Any distributed system requires serializing to transfer data through the wires or to save data on the data store. The serializers used to be hidden in adapters and proxies, where developers did not deal with the serialization process explicitly. The WCF serialization is an example, when all we need to know is where to place the [Serializable] attributes. Contemporary tendencies bring serializers to the surface. In Windows .NET development the explicit serialization probably has started when James Newton-King created the Json.Net serializer and Microsoft officially declared it the recommended serializer for .NET.
More than 20 .NET serializers tested here. If the serializer can use several serializing formats (like the Json and the binary formats), I've tested all of them.
There are many kinds of serializers; they produce very compact data and produce it very fast. There are serializers for messaging, for data stores, for marshaling objects.
What is the best serializer in .NET?
Sorry, this project is not about the best serializer. Here I gathered the code which shows in several lines, how to use different .NET serializers. Just copy-past code in your project. That is the goal. I want to use serializer in the simplest way but it is good to know if this way would really hit your code performance. That is why I added some measurements, as the byproduct.
Please, do not take these measurements too seriously. I have some numbers, but this project is not the right place to get decisions about serializer performance. It uses serializers just in the simplest way. It does not use the specific methods in some serializers to get the better speed or size.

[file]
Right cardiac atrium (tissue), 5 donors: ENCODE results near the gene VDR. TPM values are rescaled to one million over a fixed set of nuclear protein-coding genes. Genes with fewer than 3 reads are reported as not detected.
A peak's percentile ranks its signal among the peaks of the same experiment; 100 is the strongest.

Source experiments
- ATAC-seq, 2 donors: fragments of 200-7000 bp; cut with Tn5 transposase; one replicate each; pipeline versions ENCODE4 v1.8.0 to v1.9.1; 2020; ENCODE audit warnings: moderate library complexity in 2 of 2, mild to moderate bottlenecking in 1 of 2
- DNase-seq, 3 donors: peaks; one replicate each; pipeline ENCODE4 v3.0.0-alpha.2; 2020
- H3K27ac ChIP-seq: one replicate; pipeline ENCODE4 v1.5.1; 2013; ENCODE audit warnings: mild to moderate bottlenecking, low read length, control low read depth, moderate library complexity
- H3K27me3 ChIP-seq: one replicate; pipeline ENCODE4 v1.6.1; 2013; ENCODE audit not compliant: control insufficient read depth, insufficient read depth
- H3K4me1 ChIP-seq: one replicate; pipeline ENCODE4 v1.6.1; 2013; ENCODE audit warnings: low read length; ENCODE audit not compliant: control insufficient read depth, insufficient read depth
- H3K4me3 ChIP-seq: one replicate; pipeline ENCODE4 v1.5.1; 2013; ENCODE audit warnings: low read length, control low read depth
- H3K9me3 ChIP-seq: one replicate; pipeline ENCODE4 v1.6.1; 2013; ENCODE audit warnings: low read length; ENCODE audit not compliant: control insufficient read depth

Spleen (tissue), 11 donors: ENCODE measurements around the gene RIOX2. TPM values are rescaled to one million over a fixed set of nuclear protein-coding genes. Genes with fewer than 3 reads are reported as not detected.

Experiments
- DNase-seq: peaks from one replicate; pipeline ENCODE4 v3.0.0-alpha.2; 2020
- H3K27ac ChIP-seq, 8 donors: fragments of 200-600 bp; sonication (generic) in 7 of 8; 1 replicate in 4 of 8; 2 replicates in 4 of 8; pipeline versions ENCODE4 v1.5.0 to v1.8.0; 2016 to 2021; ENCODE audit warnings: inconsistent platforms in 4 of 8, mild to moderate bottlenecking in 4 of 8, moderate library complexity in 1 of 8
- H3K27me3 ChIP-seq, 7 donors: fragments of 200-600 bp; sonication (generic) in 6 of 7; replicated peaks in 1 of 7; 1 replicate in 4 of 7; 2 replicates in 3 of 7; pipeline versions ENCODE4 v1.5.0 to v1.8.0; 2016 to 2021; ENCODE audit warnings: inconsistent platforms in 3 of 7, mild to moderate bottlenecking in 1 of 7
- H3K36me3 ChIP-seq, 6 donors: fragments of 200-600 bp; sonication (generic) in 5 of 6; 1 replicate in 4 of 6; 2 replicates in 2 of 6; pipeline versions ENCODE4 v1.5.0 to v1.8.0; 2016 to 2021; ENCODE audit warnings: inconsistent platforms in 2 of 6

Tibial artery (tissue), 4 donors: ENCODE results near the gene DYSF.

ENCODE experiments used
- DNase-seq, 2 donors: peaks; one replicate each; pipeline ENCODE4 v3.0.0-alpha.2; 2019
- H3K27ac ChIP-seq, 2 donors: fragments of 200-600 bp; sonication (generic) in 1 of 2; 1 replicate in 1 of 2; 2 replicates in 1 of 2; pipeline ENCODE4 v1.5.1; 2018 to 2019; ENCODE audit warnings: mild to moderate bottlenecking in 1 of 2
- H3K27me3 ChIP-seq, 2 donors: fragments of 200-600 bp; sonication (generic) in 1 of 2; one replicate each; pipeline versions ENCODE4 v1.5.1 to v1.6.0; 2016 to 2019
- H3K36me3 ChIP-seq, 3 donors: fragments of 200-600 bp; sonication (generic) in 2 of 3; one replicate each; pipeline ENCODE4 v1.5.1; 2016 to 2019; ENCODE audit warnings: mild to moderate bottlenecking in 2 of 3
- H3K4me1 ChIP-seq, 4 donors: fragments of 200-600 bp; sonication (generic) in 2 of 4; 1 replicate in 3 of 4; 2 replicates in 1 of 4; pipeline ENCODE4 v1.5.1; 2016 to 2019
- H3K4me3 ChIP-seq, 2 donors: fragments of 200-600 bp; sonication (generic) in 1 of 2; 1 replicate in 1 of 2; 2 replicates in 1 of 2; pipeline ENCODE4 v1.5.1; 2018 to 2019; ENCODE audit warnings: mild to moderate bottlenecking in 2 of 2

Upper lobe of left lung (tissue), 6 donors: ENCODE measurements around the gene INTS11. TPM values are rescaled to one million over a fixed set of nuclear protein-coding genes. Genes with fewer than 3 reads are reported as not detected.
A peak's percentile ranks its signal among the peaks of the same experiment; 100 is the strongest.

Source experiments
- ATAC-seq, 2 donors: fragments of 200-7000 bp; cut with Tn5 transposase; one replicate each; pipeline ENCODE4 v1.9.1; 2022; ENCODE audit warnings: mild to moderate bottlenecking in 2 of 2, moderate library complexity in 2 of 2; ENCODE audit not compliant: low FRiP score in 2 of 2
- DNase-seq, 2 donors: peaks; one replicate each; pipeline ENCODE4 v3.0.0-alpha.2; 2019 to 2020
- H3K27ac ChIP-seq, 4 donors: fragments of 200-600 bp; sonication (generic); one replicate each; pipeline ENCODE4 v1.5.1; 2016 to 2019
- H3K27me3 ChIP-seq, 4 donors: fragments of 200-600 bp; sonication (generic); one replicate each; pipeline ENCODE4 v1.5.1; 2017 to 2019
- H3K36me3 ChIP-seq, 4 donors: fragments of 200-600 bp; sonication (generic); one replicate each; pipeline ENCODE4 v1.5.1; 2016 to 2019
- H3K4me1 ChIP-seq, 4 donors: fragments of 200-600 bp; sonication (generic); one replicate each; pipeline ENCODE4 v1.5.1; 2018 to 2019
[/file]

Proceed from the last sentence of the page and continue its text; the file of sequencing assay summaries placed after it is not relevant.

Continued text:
Note: I have not tested the serializers that require IDL for serialization: Thrift, Cap'n Proto, FlatBuffers, Simple Binary Encoding. Those sophisticated beasts are not easy in work, they needed for something more special than straightforward serialization for messaging. These serializers are on my Todo list. ProtoBuf for .NET implementation was upgraded to use attributes instead of IDL, kudos to Marc Gravell.
Most of serializers installed with NuGet package. Look to the “packages.config” file to get a name of the package. I have included comments in the code about it.
Different test data kinds are placed in the TestData folder. The results heavily depend on the kind of the test data for all serializers! I've tried to cover the most popular data kinds including the heavy EDI documents. This part is opinionated :)
The test data created by Generate(). This test data object used for one test cycle with all serializers, then it is regenerated for the next cycle.
If you want to test serializers for different data with some specific structure, size, or primitive types, add your test class.
The Benchmark outputs the simple reports for immediate review. It also outputs the raw data into the .csv file for the detailed analysis. Plus, it outputs the exceptions and the errors for thorough analyzing. It is necessary because not all serializers can serialize all kinds of data without problems. The time is measured for the serialization and deserialization operations and for the combined time of the serialization and deserialization. When serializer called the first time, it usually runs the longest time because of the objects initialization. This first-time span is excluded from the reports, so it could not disturb the average measurements. Remember, if we need only a single serialization/deserialization operation, this is the most significant value for us. If we repeat serialization/deserialization many times, the most significant values for us are the Average operations/sec measurements, which are in the reports.
We usually use serializers in two ways, we serialize to strings or into the byte arrays (the streams). Both options are tested. I used base64 format to convert byte arrays to strings.
Do not take test results too seriously. I have some numbers, but this project is not the right place to get conclusions about serializer performance. If the serializer has the bells and whistles for getting better performance, it could show much better results. You'd rather copy this code, adjust it for your case, and run it on your specific data in your specific workloads. Here all serializers used in the same simplest way and they show just basic performance.